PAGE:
# Hold a list of items stored in recursive class?

Alright, well the title doesn't really explain anything, so I'll show a pared down version of my code:

class Handler {
Dictionary<object, Leaf> AllItems = new Dictionary<object, Leaf>(); //This list

Leaf RootLeaf = new Leaf();
{
}
}

class Leaf {
private Leaf _Parent;
public Leaf SubLeaf;
public List<object> Children = new List<object>();

public Leaf (Leaf parent)
{
this._Parent = parent;
}

{
if (Children.Count > 5)
{
SubLeaf = new Leaf();
return SubLeaf.Add(obj); //recursively return the reference to the end leaf
}
return this; //start the recursive return
}

public Leaf Parent { get { return this._Parent; } }
}


Note: The above isn't real code, just an example of what I plan to do.

So the idea of the above is to organize all the items into leaves, but I need a quick way to loop through every object, and its leaf. Would doing the above (storing a reference of every object & its parent in a list in the Handler class) cause a drop in performance? Or would there be a better way to do this?

I hope this was clear enough, if not, please ask any questions.

• Are you really going to allow any object to be a key to the Dictionary<object, Leaf>? Nov 21 '11 at 18:28
• It is actually a interface that others inherit from, but for the basic example, an object would suffice just as well
– Ben
Nov 21 '11 at 22:45

Well, it's not a tree, it's a linked list, and it won't work properly for more than seven items. After that you will overwrite the SubLeaf variable in the first node, and previously added items will be removed from the list, and AllItems will contain lost items with disowned nodes.

To make the list work you have to check if the node has a next node before creating a new one.

public class Node {

private Node _next;
private List<object> _items;

public Node Previous { get; private set; }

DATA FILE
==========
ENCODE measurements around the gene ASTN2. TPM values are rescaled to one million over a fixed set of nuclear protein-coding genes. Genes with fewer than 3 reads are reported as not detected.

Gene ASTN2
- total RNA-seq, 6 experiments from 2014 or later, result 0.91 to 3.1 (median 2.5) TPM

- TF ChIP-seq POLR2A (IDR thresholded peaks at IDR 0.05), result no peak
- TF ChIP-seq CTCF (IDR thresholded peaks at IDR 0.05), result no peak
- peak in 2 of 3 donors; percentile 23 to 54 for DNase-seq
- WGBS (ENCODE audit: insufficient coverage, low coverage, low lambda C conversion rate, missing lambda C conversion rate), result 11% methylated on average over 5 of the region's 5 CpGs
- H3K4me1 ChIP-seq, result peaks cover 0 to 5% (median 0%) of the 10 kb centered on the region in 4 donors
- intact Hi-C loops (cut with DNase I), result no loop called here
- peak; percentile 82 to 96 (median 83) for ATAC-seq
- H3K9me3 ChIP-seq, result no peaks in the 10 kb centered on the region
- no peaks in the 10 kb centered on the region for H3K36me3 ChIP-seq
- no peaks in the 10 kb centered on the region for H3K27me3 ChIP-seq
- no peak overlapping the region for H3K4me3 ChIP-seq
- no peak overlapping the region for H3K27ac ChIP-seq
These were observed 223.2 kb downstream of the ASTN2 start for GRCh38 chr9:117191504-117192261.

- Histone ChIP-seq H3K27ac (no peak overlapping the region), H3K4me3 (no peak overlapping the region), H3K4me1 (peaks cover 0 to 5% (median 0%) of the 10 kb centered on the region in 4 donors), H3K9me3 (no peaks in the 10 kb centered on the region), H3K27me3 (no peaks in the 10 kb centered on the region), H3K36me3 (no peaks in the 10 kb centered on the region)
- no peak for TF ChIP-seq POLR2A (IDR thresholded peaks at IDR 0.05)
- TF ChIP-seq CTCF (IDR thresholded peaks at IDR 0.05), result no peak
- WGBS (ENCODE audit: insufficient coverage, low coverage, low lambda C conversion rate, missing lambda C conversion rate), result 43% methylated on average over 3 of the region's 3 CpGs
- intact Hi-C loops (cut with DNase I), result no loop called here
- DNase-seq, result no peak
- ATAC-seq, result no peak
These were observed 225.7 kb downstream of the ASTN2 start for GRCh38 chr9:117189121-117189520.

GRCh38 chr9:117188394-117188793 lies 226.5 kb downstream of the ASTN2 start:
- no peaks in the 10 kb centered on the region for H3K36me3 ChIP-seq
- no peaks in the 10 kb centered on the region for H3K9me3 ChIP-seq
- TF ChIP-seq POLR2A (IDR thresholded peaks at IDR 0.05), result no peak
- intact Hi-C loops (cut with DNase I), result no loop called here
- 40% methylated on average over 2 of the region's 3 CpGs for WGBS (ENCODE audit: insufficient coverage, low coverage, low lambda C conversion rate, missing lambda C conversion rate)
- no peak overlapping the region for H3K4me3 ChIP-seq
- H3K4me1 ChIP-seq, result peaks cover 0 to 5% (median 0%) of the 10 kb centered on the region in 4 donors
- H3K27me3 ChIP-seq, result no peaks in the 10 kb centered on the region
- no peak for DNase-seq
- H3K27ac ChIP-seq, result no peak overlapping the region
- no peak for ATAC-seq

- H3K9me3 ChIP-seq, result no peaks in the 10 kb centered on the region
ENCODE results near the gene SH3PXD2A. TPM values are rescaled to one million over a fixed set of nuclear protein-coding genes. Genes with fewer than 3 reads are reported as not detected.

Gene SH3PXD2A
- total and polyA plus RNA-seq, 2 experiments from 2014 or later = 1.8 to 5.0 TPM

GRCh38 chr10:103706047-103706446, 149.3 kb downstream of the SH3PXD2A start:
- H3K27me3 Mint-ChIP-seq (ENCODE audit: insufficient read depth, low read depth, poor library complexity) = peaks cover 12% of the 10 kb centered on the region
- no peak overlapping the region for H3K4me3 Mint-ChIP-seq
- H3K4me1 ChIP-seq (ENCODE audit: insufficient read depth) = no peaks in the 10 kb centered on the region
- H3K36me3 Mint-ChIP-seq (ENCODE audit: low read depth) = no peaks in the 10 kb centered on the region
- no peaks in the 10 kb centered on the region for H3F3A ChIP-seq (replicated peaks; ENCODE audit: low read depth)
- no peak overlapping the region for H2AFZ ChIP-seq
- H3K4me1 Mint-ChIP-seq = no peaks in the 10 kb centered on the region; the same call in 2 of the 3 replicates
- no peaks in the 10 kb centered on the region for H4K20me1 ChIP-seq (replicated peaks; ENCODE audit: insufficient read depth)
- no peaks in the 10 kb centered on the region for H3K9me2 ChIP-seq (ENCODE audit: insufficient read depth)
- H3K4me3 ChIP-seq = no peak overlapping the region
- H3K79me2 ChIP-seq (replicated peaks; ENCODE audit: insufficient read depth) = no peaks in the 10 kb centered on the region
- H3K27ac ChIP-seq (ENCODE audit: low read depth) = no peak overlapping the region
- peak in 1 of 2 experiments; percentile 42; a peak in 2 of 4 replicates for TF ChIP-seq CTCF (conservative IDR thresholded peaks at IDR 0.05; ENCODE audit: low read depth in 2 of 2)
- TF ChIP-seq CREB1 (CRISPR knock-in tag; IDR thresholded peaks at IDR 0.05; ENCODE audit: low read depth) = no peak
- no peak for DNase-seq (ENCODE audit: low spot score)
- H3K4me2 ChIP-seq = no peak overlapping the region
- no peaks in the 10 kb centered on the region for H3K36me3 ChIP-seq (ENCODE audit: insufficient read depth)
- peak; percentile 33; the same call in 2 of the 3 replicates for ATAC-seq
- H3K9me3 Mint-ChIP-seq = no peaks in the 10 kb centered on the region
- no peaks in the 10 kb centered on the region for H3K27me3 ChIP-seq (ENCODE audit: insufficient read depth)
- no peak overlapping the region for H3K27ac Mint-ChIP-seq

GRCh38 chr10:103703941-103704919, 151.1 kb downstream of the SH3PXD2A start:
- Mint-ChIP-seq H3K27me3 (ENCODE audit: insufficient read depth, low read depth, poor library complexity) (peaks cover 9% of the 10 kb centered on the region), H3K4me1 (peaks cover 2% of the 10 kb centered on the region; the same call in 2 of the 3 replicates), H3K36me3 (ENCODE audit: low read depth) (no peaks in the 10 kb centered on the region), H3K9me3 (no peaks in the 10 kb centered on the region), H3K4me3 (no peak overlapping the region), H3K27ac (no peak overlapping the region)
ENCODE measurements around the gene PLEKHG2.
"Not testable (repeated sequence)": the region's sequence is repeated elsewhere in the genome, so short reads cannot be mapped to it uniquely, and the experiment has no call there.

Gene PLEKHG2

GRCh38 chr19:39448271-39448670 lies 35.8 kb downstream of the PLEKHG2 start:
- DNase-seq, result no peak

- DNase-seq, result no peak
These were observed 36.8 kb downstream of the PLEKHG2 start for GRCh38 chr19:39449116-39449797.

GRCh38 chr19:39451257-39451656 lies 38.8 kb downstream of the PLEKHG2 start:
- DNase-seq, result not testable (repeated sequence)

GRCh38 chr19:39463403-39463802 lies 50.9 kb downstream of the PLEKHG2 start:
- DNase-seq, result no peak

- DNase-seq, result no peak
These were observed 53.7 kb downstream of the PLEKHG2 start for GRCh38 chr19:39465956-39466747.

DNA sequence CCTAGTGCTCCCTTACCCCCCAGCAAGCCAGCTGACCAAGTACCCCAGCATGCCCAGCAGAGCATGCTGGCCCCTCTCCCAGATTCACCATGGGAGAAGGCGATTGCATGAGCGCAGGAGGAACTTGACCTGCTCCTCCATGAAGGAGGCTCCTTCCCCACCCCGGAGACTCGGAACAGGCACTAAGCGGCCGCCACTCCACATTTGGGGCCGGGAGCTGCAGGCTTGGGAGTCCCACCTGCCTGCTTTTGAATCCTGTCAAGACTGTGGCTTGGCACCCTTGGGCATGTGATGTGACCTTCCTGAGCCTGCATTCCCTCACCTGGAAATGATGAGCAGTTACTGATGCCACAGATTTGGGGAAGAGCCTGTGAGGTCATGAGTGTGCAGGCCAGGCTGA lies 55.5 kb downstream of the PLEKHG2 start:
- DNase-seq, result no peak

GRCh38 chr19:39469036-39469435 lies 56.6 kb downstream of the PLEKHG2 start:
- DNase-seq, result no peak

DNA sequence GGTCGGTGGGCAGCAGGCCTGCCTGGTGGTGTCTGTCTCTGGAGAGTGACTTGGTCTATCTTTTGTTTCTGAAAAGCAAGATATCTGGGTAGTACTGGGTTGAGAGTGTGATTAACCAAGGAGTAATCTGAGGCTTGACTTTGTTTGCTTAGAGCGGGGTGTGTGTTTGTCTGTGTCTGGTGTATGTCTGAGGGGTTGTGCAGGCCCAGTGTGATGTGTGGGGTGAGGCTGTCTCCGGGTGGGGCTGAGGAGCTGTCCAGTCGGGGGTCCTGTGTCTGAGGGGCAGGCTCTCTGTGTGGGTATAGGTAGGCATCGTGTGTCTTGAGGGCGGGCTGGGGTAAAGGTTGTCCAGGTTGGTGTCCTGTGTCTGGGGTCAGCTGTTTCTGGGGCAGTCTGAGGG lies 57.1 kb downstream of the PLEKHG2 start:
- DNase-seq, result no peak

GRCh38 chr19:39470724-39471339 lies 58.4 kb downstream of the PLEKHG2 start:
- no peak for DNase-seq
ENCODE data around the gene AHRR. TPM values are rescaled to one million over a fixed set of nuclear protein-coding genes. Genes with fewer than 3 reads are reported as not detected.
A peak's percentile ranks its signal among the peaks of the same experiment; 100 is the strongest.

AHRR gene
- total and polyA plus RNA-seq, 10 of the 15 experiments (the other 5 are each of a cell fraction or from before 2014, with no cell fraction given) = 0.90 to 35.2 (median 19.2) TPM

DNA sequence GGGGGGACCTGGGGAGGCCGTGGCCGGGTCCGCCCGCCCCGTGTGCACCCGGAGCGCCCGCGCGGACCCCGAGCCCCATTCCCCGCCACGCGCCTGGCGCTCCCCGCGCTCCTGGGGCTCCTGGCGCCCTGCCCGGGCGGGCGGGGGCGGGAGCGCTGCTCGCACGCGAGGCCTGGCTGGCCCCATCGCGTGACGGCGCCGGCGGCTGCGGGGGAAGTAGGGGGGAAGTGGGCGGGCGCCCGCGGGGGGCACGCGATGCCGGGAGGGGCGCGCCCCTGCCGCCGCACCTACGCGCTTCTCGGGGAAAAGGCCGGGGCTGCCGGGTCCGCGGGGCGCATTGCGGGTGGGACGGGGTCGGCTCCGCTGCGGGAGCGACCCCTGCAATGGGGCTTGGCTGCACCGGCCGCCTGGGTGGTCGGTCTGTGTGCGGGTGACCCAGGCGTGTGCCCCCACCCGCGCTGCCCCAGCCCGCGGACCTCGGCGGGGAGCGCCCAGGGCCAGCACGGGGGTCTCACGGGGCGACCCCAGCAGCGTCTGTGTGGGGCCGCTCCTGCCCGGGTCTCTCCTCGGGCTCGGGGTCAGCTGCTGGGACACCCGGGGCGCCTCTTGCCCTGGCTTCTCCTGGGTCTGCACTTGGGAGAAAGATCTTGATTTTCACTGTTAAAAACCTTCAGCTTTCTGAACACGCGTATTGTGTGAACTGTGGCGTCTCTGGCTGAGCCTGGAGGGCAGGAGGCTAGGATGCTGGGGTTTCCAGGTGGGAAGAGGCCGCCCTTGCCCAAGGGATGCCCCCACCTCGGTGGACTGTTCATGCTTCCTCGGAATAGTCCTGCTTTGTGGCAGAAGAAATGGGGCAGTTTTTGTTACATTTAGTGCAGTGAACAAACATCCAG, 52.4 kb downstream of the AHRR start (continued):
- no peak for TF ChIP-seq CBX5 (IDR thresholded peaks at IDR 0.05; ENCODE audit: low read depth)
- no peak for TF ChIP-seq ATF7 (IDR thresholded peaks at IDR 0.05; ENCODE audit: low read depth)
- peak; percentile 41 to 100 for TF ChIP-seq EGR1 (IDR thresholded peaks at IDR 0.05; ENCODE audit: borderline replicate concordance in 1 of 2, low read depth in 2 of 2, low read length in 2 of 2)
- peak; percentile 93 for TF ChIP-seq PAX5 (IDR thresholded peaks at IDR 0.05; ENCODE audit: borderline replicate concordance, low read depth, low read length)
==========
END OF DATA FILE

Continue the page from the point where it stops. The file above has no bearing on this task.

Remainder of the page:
public Leaf (Leaf previous) {
_previous = previous;
_next = null;
_items = new List<object>(6);
}

if (_items.Count == 6) {
if (_next == null) {
_next = new Leaf(this);
}
}
return this;
}

}


Note: Consider using an array in the node instead of a list. Creating a list that uses lists seems redundant...

Also, keeping a reference to the last node in the handler would help when you want to add nodes, so that you don't have to loop through all nodes each time.

Putting the objects and their nodes in a list is not needed for looping through them, as you already have all the nodes and the objects. Adding the list would roughly tripple the memory usage and the time to add an item. You would only need another list if you need two completely different ways of accessing the items, for example both predictable enumerating and hash lookup.

To enumerate the list as pairs of objects and nodes, you can put an enumerator in the Node class which gets all objects and their nodes from the current node and forward, so you just use it on the first node to get all objects:

public IEnumerable<KeyValuePair<object,Node>> GetAll() {
Node node = this;
while (node != null() {
foreach (object obj in node._items) {
yield return new KeyValuePair<object,Node>(obj, node);
}
node = node._next;
}
}

• I'm sorry, I mis-wrote the example code above (and you are correct). My question was more along the lines of "Does using a list (in this case called AllItems) in the Handler class that stores references to all of the items I have hurt performance?".
– Ben
Nov 21 '11 at 9:12
• I added some notes on performanc above. Nov 21 '11 at 11:35
• Thanks for the feedback, so holding a List of every item added to sub nodes (and their sub nodes, etc) would greatly damage performance, though would it hurt it to the point that looping through every node and retrieving every item would be a better alternative? And this is an implementation for a video game, so performance is (in this case) more important then memory, though memory could still be a problem with many items.
– Ben
Nov 21 '11 at 18:51
• And FYI, the IEnumerable is a gorgeous piece of code, but what if there are multiple sub-nodes per node? Sorry for dragging this on, but hopefully you can help me iron out the performance issues in this bit of code.
– Ben
Nov 21 '11 at 18:53
• @mazzzzz: Looping the nodes would be rougly as fast as looping the items in a dictionary, and at no memory cost. You should define what you really need to do with your collection, so that you can pick one that does that fast. Nov 21 '11 at 20:01